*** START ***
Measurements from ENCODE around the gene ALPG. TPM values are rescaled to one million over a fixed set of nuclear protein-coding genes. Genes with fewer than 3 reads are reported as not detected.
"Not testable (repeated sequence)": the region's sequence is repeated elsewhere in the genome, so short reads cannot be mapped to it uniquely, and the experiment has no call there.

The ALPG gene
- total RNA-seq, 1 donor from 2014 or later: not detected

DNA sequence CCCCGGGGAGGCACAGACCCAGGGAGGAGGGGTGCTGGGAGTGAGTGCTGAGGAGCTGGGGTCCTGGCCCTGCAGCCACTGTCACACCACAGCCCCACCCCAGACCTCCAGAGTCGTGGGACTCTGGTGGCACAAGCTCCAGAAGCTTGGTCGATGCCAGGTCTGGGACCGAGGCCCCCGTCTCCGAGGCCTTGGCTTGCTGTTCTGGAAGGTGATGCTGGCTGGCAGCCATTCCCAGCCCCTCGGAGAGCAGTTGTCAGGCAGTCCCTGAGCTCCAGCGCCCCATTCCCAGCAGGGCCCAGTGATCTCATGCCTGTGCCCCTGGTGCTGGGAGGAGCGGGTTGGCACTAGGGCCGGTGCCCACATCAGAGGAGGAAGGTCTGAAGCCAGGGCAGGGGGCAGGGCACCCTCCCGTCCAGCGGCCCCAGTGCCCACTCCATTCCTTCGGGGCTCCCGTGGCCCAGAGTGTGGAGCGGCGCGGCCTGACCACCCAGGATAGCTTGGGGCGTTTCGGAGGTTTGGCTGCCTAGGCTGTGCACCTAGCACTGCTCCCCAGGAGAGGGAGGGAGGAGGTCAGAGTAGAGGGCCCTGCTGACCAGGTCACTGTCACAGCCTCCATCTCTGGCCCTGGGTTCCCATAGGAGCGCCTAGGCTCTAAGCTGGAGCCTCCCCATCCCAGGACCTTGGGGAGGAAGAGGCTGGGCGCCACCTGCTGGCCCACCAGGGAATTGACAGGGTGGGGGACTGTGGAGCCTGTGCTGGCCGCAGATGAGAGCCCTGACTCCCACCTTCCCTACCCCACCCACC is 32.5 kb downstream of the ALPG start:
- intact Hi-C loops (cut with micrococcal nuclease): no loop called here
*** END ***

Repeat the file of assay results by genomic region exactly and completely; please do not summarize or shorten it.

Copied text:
Measurements from ENCODE around the gene ALPG. TPM values are rescaled to one million over a fixed set of nuclear protein-coding genes. Genes with fewer than 3 reads are reported as not detected.
"Not testable (repeated sequence)": the region's sequence is repeated elsewhere in the genome, so short reads cannot be mapped to it uniquely, and the experiment has no call there.

The ALPG gene
- total RNA-seq, 1 donor from 2014 or later: not detected

DNA sequence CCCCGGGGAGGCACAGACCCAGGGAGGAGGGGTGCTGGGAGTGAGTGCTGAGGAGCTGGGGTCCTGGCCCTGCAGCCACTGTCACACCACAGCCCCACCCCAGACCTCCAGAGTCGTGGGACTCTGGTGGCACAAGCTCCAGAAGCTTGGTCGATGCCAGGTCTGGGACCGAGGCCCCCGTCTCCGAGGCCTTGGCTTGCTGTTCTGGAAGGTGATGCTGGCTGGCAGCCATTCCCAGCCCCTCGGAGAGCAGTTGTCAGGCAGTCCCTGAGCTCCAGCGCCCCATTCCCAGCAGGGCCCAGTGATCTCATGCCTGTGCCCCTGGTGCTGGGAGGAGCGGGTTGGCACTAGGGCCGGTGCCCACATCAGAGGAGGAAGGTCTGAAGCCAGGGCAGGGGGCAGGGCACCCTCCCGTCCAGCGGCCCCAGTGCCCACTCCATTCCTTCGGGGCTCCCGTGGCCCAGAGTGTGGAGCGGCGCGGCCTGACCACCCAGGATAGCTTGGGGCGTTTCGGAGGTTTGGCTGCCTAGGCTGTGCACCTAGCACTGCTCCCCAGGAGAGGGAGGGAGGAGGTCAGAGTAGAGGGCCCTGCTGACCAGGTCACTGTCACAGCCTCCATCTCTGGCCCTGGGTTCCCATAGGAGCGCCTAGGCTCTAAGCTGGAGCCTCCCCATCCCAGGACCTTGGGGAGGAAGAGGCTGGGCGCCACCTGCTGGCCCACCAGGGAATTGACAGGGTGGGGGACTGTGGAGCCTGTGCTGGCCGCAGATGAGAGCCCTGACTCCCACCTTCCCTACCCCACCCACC is 32.5 kb downstream of the ALPG start:
- intact Hi-C loops (cut with micrococcal nuclease): no loop called here